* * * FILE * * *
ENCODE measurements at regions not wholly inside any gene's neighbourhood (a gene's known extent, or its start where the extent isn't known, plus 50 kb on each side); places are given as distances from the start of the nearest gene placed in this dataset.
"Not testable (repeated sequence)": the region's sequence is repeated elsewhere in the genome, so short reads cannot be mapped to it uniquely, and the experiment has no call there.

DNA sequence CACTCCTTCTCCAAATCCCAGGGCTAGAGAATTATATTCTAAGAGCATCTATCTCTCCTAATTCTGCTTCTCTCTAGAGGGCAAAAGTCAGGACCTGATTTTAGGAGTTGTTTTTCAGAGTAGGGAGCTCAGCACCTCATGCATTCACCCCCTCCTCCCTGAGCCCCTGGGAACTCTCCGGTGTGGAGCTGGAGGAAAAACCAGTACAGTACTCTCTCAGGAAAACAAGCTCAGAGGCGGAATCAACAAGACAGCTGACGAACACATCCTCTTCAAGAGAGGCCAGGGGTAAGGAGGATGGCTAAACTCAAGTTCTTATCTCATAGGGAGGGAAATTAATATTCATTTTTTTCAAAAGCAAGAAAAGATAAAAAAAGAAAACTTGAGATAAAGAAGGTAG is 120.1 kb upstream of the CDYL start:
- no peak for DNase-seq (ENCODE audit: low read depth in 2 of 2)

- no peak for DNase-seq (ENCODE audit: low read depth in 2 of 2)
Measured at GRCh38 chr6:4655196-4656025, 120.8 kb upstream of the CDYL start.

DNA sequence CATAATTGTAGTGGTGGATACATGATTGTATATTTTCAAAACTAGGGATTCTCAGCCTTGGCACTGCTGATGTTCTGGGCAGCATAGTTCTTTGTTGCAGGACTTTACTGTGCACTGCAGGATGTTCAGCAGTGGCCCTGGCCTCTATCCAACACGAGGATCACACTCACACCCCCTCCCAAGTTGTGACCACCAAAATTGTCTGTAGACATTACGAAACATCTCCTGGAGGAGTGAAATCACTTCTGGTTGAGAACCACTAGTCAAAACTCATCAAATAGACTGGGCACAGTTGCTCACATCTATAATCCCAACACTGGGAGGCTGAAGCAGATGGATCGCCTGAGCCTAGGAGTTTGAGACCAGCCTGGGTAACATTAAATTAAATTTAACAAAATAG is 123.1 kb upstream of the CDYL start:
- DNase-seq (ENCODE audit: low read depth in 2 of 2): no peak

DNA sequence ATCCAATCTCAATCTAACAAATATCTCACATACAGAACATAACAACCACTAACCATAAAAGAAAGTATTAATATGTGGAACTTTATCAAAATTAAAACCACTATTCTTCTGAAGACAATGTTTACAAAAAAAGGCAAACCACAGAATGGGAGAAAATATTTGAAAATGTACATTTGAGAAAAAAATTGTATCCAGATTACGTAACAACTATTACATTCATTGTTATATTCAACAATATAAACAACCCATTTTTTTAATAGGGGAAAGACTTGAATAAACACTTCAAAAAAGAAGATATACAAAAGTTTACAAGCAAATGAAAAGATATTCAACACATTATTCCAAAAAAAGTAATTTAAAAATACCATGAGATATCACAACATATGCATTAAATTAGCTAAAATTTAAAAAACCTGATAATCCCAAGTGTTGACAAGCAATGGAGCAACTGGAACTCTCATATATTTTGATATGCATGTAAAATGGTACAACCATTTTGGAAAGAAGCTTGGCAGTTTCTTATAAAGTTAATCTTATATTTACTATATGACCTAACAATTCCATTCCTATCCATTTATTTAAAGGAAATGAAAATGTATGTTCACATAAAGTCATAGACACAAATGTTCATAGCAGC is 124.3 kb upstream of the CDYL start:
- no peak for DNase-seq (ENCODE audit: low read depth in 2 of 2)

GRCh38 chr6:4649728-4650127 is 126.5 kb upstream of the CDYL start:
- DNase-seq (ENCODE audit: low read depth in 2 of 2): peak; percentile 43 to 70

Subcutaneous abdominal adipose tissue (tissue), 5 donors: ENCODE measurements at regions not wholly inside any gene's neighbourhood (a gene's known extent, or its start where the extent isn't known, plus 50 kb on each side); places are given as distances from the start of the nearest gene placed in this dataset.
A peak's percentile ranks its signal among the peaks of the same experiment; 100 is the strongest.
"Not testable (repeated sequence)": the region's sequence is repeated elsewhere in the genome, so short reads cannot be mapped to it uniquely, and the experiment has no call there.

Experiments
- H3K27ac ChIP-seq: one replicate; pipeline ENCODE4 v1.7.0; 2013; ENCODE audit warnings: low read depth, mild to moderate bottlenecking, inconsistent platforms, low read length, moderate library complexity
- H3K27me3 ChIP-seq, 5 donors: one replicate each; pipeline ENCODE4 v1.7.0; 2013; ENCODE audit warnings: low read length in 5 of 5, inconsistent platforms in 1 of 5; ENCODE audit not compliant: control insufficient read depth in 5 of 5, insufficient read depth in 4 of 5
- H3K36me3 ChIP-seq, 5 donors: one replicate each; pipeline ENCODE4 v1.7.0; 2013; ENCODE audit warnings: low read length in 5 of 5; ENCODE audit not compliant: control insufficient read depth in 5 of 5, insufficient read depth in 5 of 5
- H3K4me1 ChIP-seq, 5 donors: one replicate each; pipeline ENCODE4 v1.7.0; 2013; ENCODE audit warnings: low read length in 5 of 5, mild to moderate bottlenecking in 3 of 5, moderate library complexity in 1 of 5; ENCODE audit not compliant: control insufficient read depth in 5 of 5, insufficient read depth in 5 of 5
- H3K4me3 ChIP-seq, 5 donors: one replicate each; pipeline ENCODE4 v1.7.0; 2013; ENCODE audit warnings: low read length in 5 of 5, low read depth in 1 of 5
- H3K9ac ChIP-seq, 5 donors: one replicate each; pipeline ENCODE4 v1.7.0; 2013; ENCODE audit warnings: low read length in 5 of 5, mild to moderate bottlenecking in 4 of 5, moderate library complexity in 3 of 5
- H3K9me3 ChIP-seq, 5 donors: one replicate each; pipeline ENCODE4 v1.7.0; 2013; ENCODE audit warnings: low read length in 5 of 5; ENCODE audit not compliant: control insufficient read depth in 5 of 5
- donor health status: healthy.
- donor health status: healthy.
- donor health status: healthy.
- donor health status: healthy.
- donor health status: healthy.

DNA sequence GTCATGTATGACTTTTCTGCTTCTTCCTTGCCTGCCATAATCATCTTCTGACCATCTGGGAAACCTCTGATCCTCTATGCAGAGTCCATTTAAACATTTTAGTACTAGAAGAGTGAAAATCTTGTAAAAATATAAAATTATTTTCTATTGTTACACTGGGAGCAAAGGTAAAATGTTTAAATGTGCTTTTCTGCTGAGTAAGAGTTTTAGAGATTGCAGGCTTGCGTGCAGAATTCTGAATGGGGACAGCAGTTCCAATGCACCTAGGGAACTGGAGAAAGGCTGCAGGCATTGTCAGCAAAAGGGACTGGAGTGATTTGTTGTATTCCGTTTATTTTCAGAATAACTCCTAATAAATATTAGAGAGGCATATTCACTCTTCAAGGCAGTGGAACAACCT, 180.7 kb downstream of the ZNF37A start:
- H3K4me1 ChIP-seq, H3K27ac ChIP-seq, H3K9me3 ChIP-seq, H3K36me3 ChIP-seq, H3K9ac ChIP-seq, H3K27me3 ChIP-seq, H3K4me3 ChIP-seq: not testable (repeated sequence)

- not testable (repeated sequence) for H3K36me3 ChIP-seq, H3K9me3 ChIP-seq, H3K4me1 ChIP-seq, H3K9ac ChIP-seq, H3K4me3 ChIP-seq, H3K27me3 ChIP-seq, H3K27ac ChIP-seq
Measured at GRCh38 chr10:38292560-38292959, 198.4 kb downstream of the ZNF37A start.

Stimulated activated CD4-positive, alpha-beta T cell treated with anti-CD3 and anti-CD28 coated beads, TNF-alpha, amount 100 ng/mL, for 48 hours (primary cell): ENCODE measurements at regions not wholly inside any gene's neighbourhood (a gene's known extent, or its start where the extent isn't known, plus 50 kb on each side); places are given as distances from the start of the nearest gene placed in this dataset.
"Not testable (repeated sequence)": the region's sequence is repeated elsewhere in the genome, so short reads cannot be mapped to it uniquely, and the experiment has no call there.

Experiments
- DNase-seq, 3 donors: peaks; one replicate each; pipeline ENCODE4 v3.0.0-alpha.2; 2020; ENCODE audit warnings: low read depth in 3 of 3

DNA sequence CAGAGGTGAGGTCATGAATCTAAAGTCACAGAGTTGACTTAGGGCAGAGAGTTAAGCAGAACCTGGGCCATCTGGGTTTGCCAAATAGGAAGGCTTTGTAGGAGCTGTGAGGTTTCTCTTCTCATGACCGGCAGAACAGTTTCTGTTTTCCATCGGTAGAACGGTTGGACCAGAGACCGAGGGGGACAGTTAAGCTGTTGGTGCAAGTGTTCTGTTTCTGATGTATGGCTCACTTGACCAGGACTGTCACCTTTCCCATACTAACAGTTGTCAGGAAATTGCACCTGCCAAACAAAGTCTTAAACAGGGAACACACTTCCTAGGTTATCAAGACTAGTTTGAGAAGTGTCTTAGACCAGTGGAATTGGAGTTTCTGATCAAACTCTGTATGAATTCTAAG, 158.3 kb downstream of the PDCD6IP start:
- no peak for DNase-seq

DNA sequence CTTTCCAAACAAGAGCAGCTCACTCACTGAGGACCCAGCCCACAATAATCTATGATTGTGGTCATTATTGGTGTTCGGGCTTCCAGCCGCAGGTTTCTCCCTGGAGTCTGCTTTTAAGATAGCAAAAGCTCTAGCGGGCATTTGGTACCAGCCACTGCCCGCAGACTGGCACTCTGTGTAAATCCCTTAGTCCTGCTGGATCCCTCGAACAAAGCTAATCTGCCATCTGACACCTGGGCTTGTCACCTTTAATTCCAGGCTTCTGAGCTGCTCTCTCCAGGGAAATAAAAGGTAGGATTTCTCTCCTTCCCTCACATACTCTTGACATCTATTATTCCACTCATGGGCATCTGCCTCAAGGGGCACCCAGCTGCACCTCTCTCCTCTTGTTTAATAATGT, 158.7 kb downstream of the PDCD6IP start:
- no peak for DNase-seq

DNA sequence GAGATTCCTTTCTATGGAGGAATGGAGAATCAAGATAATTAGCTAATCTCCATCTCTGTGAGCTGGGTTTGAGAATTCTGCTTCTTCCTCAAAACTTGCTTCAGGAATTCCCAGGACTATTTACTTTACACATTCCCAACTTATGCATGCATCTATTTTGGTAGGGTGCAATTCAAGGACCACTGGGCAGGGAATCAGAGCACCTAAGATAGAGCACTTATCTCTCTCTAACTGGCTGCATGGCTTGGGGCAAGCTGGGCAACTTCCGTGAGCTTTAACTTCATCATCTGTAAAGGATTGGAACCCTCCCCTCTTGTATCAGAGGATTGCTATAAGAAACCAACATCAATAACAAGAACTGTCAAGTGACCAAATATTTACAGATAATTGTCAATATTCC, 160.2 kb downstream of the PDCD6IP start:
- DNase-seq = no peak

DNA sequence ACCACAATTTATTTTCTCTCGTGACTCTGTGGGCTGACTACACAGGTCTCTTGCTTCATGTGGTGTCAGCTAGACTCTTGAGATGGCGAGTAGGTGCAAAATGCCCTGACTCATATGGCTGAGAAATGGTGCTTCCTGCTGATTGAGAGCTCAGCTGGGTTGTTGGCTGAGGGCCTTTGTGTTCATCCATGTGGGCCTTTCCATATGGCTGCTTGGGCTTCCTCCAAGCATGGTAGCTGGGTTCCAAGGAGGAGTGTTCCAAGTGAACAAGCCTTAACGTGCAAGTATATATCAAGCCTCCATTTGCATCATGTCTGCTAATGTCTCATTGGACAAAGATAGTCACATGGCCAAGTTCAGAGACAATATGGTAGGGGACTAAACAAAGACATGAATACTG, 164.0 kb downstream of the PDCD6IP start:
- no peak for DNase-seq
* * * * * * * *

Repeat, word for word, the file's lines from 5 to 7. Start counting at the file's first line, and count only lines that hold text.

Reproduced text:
- no peak for DNase-seq (ENCODE audit: low read depth in 2 of 2)
Measured at GRCh38 chr6:4655196-4656025, 120.8 kb upstream of the CDYL start.

DNA sequence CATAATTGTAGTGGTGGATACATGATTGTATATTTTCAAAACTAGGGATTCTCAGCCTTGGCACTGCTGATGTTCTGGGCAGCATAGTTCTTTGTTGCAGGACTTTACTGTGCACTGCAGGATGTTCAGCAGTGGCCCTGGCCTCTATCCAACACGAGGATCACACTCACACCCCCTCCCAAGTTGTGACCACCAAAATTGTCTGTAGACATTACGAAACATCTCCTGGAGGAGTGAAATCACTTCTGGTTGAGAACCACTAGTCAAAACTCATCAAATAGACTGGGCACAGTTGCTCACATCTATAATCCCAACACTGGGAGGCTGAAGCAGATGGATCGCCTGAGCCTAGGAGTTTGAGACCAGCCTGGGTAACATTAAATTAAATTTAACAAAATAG is 123.1 kb upstream of the CDYL start: